Ove has been explaining how to properly own a car to Parvaneh as they drive. It's apparent to Ove that Parvaneh isn't listening, as she's asking silly questions. She stops and says she'll wait for Ove and says that it was nice that he came over the night before. The narrator says that last night after dinner at Parvaneh's house, Nasanin had asked Ove to read her a story. After Nasanin and the cat had fallen asleep, Ove crept back down the hallway past the seven-year-old's room. She'd been sitting at her computer playing a game and Ove looked at the drawings on her walls. Most of them were of houses, which Ove found intriguing.
Ove hasn't done a complete 180; he still has definite ideas about certain things (like how to properly own a car) and isn't willing to budge on some of those things, regardless of the other changes he's made. Ove is forming community with Parvaneh's children as well as the adults in the neighborhood. The house drawings that the seven-year-old makes suggest that the two have more in common than Ove might've thought, which again encourages Ove to think more critically about how he judges people.
Ove entered the seven-year-old's room. She looked displeased but pointed to a crate for Ove to sit on next to her. She explained the game she was playing to Ove, in which she builds houses and then cities. Ove sat with her and they played the game for two and a half hours, until Parvaneh threatened to unplug the computer. As Ove left her room, the seven-year-old pointed to a drawing of a house and whispered that it was Ove's house.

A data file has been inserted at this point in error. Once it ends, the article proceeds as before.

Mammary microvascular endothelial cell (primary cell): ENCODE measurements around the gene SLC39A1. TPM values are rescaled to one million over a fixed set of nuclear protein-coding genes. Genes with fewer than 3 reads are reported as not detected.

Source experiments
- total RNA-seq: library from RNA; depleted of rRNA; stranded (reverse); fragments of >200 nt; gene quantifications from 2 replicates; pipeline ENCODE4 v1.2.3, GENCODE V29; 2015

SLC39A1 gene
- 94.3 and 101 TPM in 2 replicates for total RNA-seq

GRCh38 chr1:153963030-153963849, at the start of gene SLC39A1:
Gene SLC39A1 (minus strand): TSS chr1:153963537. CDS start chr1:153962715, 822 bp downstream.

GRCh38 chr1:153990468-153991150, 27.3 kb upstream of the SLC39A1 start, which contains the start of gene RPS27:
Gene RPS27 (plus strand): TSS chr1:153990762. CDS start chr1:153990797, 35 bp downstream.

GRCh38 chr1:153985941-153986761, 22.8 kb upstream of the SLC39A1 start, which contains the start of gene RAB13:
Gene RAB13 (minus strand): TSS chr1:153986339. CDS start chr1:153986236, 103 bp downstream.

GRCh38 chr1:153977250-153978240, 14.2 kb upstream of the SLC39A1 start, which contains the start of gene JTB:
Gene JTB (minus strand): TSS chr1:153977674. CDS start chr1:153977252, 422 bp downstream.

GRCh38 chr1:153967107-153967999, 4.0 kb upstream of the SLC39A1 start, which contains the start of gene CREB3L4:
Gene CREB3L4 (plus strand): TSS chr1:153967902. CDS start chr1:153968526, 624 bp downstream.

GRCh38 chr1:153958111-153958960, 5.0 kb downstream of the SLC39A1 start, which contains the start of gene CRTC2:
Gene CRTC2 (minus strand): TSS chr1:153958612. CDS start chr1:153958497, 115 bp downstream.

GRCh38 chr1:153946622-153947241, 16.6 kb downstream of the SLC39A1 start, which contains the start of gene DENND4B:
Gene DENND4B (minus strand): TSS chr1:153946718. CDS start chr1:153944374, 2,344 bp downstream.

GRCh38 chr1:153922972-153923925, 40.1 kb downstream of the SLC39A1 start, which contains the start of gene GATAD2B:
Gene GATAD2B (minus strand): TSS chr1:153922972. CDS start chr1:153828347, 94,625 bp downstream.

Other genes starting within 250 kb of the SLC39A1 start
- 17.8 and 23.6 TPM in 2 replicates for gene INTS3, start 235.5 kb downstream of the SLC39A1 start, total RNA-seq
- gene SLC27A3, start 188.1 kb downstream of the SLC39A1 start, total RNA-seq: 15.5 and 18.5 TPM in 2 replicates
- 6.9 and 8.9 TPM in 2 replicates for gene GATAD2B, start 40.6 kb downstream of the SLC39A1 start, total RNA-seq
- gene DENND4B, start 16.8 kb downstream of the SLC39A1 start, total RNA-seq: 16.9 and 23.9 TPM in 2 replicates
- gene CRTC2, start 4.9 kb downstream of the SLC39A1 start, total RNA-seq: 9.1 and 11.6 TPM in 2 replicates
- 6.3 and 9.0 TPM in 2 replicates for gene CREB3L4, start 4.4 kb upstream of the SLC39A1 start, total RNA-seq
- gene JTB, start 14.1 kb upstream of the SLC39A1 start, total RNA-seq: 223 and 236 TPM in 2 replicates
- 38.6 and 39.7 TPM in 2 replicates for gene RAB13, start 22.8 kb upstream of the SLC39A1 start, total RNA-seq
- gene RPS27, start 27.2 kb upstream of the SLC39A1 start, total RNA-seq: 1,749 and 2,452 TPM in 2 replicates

The game allows Ove and the seven-year-old to bridge the generation gap by giving them each something they love (houses, computers) in one game. The game sounds very much like what Ove might've done in his job at the housing office, which turns the game then into a way to remember the past without negatively dwelling on it.
Back in the present, Ove enters Amel's cafe. Amel looks sad and angry, and he and Ove look at each for a minute. Ove sits on a bar stool and asks Amel if he still has whiskey. Amel slowly gets the whiskey out. The narrator says that it's difficult to admit that you're wrong when you've been wrong for a very long time.
Amel is showing the signs of community loss; he very much resembles the Ove we met at the beginning of the novel. The narrator's aside suggests there is hope that Amel will come around and decide that loving his son is something he can do.